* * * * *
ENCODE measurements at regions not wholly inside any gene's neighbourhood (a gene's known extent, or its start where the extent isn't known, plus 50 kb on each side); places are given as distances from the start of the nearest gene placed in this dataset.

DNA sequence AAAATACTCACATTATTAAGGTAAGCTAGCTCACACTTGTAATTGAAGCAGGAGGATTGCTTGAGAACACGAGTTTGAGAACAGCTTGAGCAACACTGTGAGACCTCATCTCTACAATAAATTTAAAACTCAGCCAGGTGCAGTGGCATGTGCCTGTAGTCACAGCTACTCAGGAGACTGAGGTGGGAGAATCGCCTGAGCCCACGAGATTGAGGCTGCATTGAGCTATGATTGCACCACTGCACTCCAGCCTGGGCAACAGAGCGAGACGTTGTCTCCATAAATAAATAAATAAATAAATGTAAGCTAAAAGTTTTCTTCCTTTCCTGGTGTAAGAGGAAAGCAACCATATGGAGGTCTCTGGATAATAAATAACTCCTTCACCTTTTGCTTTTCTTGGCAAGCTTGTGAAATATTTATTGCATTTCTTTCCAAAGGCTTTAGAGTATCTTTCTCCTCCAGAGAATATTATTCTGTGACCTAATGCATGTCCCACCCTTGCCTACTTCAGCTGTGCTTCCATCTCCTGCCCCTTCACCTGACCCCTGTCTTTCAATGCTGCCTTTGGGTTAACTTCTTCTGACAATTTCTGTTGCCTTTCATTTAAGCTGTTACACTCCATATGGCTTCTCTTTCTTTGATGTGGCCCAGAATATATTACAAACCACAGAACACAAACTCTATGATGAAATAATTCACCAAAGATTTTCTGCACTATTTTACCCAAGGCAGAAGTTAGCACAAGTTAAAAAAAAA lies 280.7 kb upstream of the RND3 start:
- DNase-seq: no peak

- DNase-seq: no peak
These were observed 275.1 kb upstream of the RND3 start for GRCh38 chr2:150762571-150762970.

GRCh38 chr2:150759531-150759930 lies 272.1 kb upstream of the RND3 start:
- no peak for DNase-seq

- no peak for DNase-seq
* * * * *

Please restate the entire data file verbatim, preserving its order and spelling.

ENCODE measurements at regions not wholly inside any gene's neighbourhood (a gene's known extent, or its start where the extent isn't known, plus 50 kb on each side); places are given as distances from the start of the nearest gene placed in this dataset.

DNA sequence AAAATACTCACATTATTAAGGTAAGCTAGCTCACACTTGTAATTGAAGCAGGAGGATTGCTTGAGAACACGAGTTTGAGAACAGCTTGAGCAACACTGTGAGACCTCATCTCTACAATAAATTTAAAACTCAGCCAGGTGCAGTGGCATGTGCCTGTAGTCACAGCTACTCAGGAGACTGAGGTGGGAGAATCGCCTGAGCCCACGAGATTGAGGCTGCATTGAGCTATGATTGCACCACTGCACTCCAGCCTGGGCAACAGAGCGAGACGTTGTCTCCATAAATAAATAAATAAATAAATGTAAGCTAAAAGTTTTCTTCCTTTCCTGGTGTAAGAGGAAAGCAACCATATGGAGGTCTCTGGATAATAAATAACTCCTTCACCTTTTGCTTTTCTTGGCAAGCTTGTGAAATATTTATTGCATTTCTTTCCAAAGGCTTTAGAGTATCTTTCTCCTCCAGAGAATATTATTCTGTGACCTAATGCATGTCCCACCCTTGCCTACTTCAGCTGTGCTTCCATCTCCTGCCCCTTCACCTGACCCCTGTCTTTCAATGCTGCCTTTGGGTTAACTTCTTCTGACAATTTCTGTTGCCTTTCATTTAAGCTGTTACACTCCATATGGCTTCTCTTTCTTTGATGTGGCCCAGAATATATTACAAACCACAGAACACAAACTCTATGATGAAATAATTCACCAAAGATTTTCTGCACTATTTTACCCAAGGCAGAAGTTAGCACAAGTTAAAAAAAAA lies 280.7 kb upstream of the RND3 start:
- DNase-seq: no peak

- DNase-seq: no peak
These were observed 275.1 kb upstream of the RND3 start for GRCh38 chr2:150762571-150762970.

GRCh38 chr2:150759531-150759930 lies 272.1 kb upstream of the RND3 start:
- no peak for DNase-seq

- no peak for DNase-seq